House Democrat impeachment managers, led by Rep. Jamie Raskin of Maryland, argued in the Senate that not trying President Trump for what they allege he did in January, right before he was going to leave office, was creating a “January exception” to the Constitution. “...You can suddenly do [it] in your last few weeks in office without facing any constitutional accountability at all,” he said.
I guess that was enough to change Sen. Cassidy’s mind about voting to go ahead with the “trial,” but all it did was show that he and the others are just willfully obtuse –- they know good and well that this is all stagecraft.
In fact, speaking of stagecraft, the Democrats were ready with a highly-produced (likely by some Hollywood friends) 14-minute "movie" that edited Trump's words and intercut them with violence to make it look as though these were related. Very deceptive and manipulative. Attorney Shoen went on Tuesday's HANNITY to blast this.
Trump attorneys told senators (while Sen. Cassidy was apparently taking a nap), that there's a way to deal with FORMER Presidents who are alleged to have committed “high crimes and misdemeanors” while in office. You treat them like any other private American citizen alleged to have committed crimes: you get an arrest warrant, go out and arrest them, charge them and put them on trial. It's a real trial; senators don't get to make up the rules. The prosecution has to put on a real case with documentation and witnesses. (Note: the House did nothing of the sort in their slapdash impeachment of Trump.)
If the prosecution has no evidence, the judge dismisses the charges. If there is evidence, the judge proceeds to trial, in which a jury (not a bunch of partisan politicians) typically renders the verdict. Then, if found guilty, the accused must pay for their crimes. They might go to jail, or there is punishment in the form of probation, fines, etc. This would put an end to their political careers as well, which, as we all know, is the goal of this Senate “trial.”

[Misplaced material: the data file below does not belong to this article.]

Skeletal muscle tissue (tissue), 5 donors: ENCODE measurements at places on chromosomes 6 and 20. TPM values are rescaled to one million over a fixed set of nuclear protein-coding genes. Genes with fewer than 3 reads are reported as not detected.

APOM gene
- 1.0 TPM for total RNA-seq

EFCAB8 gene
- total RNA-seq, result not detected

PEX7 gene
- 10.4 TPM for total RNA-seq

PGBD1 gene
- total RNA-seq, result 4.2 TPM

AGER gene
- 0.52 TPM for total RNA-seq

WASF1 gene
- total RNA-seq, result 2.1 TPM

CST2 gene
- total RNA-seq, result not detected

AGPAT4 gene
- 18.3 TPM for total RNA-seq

Wait, I spoke too soon. If you're a Democrat, it's not that much of a deal to be convicted of a crime and come back to be, say, mayor of Washington, DC. Mayor Marion Barry served prison time on a cocaine conviction and was re-elected after being released. I digress.
Actually, I'm extremely proud of President Trump and his attorneys for the presentation they gave on Tuesday. These attorneys arrived late in the game; recall that another law firm had been intimidated into dropping the case. Of course, it didn’t matter what Trump's attorneys said; the vote to proceed to the "trial" was pre-ordained.
Sen. Rand Paul had already introduced a point-of-order resolution to preemptively declare the “trial” unconstitutional, but it didn’t get to a vote, as it was immediately tabled by Senate Majority Leader Chuck Schumer. That was on January 26, the same day the Senate voted to to move ahead, 55 to 45.
Louisiana Sen. John Kennedy has it right: ‘I think the constitutional defects of this --- both in the House and Senate --- are overwhelming,” he told CNN before the opening arguments. “You don’t have to be Judge Judy to see the constitutional defects.” That’s why I figure that the Democrats see them, all right. They just ignore them.
Tyler O’Neil at PJ MEDIA has some good observations.
He’s also done a great job of concisely laying out the arguments Trump’s attorneys are making in his defense. These were included in their brief filed Monday.